Tennis star Naomi Osaka is speaking out in-depth for the first time about her withdrawal from this year's French Open due to mental health concerns, and the unexpected debate and controversy that followed her decision.
"I feel uncomfortable being the spokesperson or face of athlete mental health as it's still so new to me and I don't have all the answers," Osaka wrote in an essay published in Time magazine. "I do hope that people can relate and understand it's O.K. to not be O.K., and it's O.K. to talk about it. There are people who can help, and there is usually light at the end of any tunnel."
Osaka, 23, withdrew from the French Open in late May after being fined $15,000 for missing a post-match press conference.
One of the top ranked tennis players in the world, Osaka had announced at the start of the tournament she would not participate in the mandatory post-match news conferences in order to preserve her mental health.
She also did not compete in this year's Wimbledon due to what she has said are her mental health struggles.
Osaka, who lives in the U.S. but plays for Japan, confirmed in her Time essay that will compete in the Summer Olympics, scheduled to begin July 23 in Tokyo.
"After taking the past few weeks to recharge and spend time with my loved ones, I have had the time to reflect, but also to look forward. I could not be more excited to play in Tokyo," she wrote. "An Olympic Games itself is special, but to have the opportunity to play in front of the Japanese fans is a dream come true. I hope I can make them proud."
After her French Open exit, Osaka took to Twitter to reveal that she has "suffered long bouts of depression" since 2018.
She explained in her new essay that she felt pressured to reveal her mental health struggle because of the stigma surrounding her decision to not do post-match press conferences.
"In my case, I felt under a great amount of pressure to disclose my symptoms—frankly because the press and the tournament did not believe me. I do not wish that on anyone and hope that we can enact measures to protect athletes, especially the fragile ones," she wrote. "I also do not want to have to engage in a scrutiny of my personal medical history ever again. So I ask the press for some level of privacy and empathy next time we meet."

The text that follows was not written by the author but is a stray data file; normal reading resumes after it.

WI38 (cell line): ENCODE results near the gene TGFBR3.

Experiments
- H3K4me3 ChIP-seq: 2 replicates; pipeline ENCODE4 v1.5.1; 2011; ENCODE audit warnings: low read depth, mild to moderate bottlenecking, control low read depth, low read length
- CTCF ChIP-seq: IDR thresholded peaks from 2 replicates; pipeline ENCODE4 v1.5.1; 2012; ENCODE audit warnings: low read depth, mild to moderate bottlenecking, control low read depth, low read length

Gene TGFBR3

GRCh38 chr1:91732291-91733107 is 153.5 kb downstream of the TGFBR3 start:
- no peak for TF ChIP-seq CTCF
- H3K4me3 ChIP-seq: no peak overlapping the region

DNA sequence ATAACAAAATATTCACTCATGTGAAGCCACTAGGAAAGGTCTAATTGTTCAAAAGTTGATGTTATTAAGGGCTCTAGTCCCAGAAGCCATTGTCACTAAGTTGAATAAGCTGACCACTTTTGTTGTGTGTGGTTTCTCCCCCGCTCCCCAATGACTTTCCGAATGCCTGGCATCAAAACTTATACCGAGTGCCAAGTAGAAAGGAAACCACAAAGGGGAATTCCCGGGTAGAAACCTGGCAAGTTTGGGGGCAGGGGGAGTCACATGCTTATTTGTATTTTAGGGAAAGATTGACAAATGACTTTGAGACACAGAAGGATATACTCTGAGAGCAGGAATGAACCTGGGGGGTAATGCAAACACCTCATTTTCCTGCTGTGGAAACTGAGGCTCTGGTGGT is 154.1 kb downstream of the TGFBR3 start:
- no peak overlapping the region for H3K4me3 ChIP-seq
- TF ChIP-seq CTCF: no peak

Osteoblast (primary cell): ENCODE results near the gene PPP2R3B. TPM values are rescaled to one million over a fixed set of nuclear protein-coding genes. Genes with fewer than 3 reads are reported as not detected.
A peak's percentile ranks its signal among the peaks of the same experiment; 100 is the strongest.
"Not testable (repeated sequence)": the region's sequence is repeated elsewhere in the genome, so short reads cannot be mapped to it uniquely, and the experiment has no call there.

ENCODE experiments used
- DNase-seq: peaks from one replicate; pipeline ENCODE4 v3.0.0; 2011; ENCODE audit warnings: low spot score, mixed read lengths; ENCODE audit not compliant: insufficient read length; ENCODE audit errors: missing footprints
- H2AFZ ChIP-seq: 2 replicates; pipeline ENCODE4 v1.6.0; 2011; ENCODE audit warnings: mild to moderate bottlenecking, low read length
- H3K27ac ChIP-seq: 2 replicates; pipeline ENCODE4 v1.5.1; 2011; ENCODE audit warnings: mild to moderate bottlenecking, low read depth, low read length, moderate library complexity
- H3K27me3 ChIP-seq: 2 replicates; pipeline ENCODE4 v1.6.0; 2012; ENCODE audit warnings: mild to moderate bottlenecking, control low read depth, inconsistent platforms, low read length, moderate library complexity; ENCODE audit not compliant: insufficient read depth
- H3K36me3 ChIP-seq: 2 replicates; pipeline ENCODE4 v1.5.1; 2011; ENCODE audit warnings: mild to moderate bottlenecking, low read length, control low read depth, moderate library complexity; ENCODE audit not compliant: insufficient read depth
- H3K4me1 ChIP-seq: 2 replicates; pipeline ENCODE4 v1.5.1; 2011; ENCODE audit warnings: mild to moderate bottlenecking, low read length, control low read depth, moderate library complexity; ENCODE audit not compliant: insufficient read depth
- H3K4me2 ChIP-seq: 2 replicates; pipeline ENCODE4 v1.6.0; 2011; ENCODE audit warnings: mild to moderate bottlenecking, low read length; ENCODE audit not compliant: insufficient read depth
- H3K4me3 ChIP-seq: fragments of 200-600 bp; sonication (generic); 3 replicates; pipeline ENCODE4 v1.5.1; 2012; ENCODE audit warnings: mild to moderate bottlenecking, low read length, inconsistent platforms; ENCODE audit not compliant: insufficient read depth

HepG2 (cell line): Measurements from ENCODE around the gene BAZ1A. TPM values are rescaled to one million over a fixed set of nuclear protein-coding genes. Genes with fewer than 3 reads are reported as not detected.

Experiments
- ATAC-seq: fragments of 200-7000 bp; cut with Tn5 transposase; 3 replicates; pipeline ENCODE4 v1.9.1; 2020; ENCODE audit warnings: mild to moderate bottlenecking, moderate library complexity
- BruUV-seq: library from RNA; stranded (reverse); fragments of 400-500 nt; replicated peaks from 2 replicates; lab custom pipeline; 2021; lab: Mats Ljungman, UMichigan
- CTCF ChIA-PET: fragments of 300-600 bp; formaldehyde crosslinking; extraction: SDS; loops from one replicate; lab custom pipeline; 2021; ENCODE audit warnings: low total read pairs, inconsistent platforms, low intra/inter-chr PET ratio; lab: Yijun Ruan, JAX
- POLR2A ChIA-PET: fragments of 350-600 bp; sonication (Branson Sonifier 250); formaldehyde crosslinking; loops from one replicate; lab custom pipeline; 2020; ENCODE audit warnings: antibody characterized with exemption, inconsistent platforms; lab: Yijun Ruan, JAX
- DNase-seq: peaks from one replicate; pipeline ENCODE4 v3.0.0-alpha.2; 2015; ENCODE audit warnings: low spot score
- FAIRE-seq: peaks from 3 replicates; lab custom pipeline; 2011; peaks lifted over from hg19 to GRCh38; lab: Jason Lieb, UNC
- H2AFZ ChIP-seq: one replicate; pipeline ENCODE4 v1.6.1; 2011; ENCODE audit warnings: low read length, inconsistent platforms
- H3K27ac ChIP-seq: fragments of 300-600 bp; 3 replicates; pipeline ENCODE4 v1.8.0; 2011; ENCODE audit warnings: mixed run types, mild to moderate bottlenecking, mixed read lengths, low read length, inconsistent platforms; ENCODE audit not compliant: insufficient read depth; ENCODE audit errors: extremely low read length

"Perhaps we should give athletes the right to take a mental break from media scrutiny on a rare occasion without being subject to strict sanctions," she wrote. "In any other line of work, you would be forgiven for taking a personal day here and there, so long as it's not habitual. You wouldn't have to divulge your most personal symptoms to your employer; there would likely be HR measures protecting at least some level of privacy."
Osaka's choice to exit the French Open sparked a conversation about athletes' mental health and the ways in which mental health is dealt with in the workplace in general.
The tennis star says she would like to see some change come in the ways tennis players specifically interact with the press, writing, "The intention was never to inspire revolt, but rather to look critically at our workplace and ask if we can do better."
"In my opinion (and I want to say that this is just my opinion and not that of every tennis player on tour), the press-conference format itself is out of date and in great need of a refresh. I believe that we can make it better, more interesting and more enjoyable for each side. Less subject vs. object; more peer to peer," she wrote, adding that she would like to see professional tennis players offered, "a small number of "sick days" per year where you are excused from your press commitments without having to disclose your personal reasons. I believe this would bring sport in line with the rest of society."
While Osaka received backlash from her decision to leave the French Open, she says she also received public support, which she expressed gratitude for in her essay.
"I also want to thank those in the public eye who have supported, encouraged and offered such kind words. Michelle Obama, Michael Phelps, Steph Curry, Novak Djokovic, Meghan Markle, to name a few," she wrote, adding, "Michael Phelps told me that by speaking up I may have saved a life. If that's true, then it was all worth it."